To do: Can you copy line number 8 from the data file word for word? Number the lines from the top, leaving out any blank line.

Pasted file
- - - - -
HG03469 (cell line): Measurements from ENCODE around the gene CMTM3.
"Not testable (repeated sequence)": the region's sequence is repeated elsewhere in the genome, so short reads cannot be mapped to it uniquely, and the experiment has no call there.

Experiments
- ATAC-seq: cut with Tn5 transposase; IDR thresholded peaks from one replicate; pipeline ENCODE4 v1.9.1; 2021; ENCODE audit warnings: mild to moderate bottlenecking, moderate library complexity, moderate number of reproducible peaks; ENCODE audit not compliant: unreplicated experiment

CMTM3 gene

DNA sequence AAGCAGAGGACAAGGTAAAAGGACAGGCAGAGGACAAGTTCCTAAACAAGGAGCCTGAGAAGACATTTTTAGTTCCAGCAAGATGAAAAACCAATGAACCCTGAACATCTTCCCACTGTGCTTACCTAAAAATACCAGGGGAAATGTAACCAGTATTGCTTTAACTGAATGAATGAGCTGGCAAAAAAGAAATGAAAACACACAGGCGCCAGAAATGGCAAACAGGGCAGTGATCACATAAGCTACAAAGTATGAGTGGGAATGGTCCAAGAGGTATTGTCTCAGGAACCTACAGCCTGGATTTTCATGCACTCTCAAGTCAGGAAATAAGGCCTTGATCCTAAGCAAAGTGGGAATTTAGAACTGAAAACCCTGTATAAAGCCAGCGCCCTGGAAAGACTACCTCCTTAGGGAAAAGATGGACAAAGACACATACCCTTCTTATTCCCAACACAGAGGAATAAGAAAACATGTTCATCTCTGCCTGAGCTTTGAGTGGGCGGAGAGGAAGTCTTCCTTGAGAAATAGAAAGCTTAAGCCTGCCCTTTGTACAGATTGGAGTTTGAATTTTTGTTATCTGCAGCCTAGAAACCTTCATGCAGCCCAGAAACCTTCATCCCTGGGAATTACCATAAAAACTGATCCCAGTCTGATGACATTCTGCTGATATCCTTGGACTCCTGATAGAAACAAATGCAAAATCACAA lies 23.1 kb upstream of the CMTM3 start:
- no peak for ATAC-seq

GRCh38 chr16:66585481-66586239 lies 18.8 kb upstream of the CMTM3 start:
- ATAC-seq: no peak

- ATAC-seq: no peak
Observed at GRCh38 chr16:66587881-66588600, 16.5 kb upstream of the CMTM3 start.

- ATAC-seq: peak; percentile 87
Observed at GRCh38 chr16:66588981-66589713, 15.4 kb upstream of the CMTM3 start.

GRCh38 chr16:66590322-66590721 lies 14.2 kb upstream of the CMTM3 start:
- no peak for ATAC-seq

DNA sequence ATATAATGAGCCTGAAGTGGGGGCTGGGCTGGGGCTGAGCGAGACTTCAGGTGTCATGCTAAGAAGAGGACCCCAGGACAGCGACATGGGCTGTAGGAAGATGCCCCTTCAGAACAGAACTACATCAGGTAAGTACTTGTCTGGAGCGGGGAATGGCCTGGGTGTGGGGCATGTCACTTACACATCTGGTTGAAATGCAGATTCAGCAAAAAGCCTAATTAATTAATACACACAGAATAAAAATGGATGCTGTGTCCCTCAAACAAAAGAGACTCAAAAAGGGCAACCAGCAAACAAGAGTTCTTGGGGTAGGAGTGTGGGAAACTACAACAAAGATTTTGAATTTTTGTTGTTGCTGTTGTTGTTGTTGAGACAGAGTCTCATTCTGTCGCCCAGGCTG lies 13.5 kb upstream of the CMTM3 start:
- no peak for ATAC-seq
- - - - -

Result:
GRCh38 chr16:66585481-66586239 lies 18.8 kb upstream of the CMTM3 start: